This weekend I’m going to be attending the launch event for my mum, Felicity Davis’, new book, which explores my family history. Over the last few weeks I’ve started thinking about how my family struggled for years to reach this point, inspiring this post. If I’ve learned anything recently, it’s that we all have to come to terms with the sins of our families, to come to terms with ourselves.
Normal in comparison
My family are a colourful bunch. My mum constantly strived to impart a love of knowledge inside of me and my brothers. My childhood was spent completing independent home-based reports on Buddhism, casually discussing the nature of communist China and engaging in fiery political debate around the dinner table. But throughout my formative years, I gradually came to learn that as far as we go, my generation of the family is fairly tame, compared to the ones who came before us.
During my childhood, my mum started furiously researching our family history, stumbling upon new information gradually, each time adding a small piece to the larger puzzle. By the time I left for university, I was very aware that my mum had it far tougher than me as a child, while her mother and her mother’s mother had it far tougher still. I knew that my Great, Great Grandmother Emily Swan had been hanged, along with her lover, for murdering her abusive husband. See what I mean!
Guard a Silver Sixpence
Fast forward to the summer of 2010. My nana had been diagnosed with cancer two years prior and by the end of this summer, she passed away. During this period, my mum researched the family history with refreshed zeal, eventually using it for her entry into the ‘Woman of Substance’ competition. This event honoured women who had overcome adversity to do great things in their lives and on the back of her compelling entry, mum became a finalist. I’ve never been prouder.
Mum didn’t win the competition, but it served as her springboard to commercial literary success. Capitalising on contacts she made during the ‘Woman of Substance’ event, mum penned a book about the family history called Guard a Silver Sixpence. Following its launch at the Scarborough-based Stephen Joseph Theatre, Guard a Silver Sixpence went on to become a roaring success.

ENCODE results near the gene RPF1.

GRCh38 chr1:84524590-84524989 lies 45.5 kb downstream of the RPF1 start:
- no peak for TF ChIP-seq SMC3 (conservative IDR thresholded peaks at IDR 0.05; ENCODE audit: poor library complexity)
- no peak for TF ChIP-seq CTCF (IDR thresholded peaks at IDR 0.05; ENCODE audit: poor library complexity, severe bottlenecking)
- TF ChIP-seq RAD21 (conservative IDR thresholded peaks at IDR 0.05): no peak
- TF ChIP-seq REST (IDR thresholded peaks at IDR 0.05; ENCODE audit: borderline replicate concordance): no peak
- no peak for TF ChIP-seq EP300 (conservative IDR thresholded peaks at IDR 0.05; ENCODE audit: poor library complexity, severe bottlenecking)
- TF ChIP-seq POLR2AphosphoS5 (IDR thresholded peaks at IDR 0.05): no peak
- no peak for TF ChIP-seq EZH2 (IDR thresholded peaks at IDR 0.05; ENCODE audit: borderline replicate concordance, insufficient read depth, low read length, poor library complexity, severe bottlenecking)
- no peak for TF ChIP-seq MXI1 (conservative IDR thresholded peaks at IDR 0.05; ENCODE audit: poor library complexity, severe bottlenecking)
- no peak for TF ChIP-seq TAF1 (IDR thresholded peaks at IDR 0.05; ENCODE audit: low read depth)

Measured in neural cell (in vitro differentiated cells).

The book’s blurb bills it as “the inspirational story of a woman who finally learned how to put the past behind her.” On some level, I’d always known that my mum had a difficult childhood. But after cracking open that book, I soon realised that there was so much that I didn’t know, or that perhaps I had just been too blind to see. I won’t spoil the plot. Let’s just say that abuse was a major factor in my mum’s childhood, due to my great grandmother Elsie. She has spent her adult years coming to terms with and overcoming the pain and anger which infected her earliest years.
Sins of my family
Guard a Silver Sixpence broke the dam; throughout the intervening years, me and my mum have had plenty of conversations about her past. She readily admits that the process of writing the book was somewhat cathartic, allowing her to work through her conflicted feelings over both my nana, who often stood by silent and hers. In recent years, my mum has even come to sympathise with Elsie, the woman who once upon a time, served as the darkest shadow at the back of her mind.
Sometime last year, my mum told me that her publishers wanted to re-release Guard a Silver Sixpence in Canada, which is apparently a big market for family history-inspired books right now. Of course she jumped at the chance, extensively re-writing her debut work and re-christening it Sins of the Family. It recently occurred to me that this is a pretty apt title. Not for the sins which have plagued my loved ones across the ages, but because this book very much serves as our collective redemption, allowing us to leave the past and clasp our bright, shiny futures with both hands.
Learn about yourself
I honestly can’t wait to dive into Sins of the Family. I’m excited to see how the years since Guard a Silver Sixpence have re-shaped my mother’s perception of her life, as well as how this plays out on the page. I’d advise anybody who’s reading this post to research their family history. Over the course of this process I’ve noticed how my mother’s past has influenced my own, both positively and negatively, driving me towards a far brighter future than at one point, Felicity could have ever dared to dream for me. Find out where you came from, so you can determine where you’re going.